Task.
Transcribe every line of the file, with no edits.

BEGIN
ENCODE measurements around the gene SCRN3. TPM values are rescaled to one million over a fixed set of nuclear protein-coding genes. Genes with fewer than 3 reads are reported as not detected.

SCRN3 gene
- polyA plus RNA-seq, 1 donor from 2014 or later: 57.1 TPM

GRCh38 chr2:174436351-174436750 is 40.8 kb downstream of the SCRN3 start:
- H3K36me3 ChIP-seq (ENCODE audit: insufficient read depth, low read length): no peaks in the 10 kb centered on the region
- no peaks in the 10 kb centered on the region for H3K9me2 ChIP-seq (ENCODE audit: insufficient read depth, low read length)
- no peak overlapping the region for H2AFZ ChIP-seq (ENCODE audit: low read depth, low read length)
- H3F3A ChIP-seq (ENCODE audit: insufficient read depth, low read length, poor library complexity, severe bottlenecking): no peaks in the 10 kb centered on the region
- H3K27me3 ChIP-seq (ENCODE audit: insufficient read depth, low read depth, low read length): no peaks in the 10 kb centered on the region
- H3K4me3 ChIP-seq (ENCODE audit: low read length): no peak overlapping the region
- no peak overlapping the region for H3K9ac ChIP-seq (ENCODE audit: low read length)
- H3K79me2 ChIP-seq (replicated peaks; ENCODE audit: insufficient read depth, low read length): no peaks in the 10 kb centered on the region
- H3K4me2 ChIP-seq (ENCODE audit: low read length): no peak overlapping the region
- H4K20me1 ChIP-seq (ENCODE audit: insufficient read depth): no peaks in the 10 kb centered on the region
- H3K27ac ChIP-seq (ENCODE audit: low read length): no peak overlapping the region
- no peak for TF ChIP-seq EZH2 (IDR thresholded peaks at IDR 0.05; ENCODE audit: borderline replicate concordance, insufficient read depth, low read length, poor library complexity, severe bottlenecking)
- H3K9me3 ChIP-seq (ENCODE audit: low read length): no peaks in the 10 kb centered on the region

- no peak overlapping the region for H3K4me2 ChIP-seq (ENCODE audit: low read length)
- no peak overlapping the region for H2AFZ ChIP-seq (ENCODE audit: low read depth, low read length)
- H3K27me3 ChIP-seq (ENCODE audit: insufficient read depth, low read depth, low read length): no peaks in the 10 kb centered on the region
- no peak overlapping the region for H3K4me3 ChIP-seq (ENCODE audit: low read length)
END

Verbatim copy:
ENCODE measurements around the gene SCRN3. TPM values are rescaled to one million over a fixed set of nuclear protein-coding genes. Genes with fewer than 3 reads are reported as not detected.

SCRN3 gene
- polyA plus RNA-seq, 1 donor from 2014 or later: 57.1 TPM

GRCh38 chr2:174436351-174436750 is 40.8 kb downstream of the SCRN3 start:
- H3K36me3 ChIP-seq (ENCODE audit: insufficient read depth, low read length): no peaks in the 10 kb centered on the region
- no peaks in the 10 kb centered on the region for H3K9me2 ChIP-seq (ENCODE audit: insufficient read depth, low read length)
- no peak overlapping the region for H2AFZ ChIP-seq (ENCODE audit: low read depth, low read length)
- H3F3A ChIP-seq (ENCODE audit: insufficient read depth, low read length, poor library complexity, severe bottlenecking): no peaks in the 10 kb centered on the region
- H3K27me3 ChIP-seq (ENCODE audit: insufficient read depth, low read depth, low read length): no peaks in the 10 kb centered on the region
- H3K4me3 ChIP-seq (ENCODE audit: low read length): no peak overlapping the region
- no peak overlapping the region for H3K9ac ChIP-seq (ENCODE audit: low read length)
- H3K79me2 ChIP-seq (replicated peaks; ENCODE audit: insufficient read depth, low read length): no peaks in the 10 kb centered on the region
- H3K4me2 ChIP-seq (ENCODE audit: low read length): no peak overlapping the region
- H4K20me1 ChIP-seq (ENCODE audit: insufficient read depth): no peaks in the 10 kb centered on the region
- H3K27ac ChIP-seq (ENCODE audit: low read length): no peak overlapping the region
- no peak for TF ChIP-seq EZH2 (IDR thresholded peaks at IDR 0.05; ENCODE audit: borderline replicate concordance, insufficient read depth, low read length, poor library complexity, severe bottlenecking)
- H3K9me3 ChIP-seq (ENCODE audit: low read length): no peaks in the 10 kb centered on the region

- no peak overlapping the region for H3K4me2 ChIP-seq (ENCODE audit: low read length)
- no peak overlapping the region for H2AFZ ChIP-seq (ENCODE audit: low read depth, low read length)
- H3K27me3 ChIP-seq (ENCODE audit: insufficient read depth, low read depth, low read length): no peaks in the 10 kb centered on the region
- no peak overlapping the region for H3K4me3 ChIP-seq (ENCODE audit: low read length)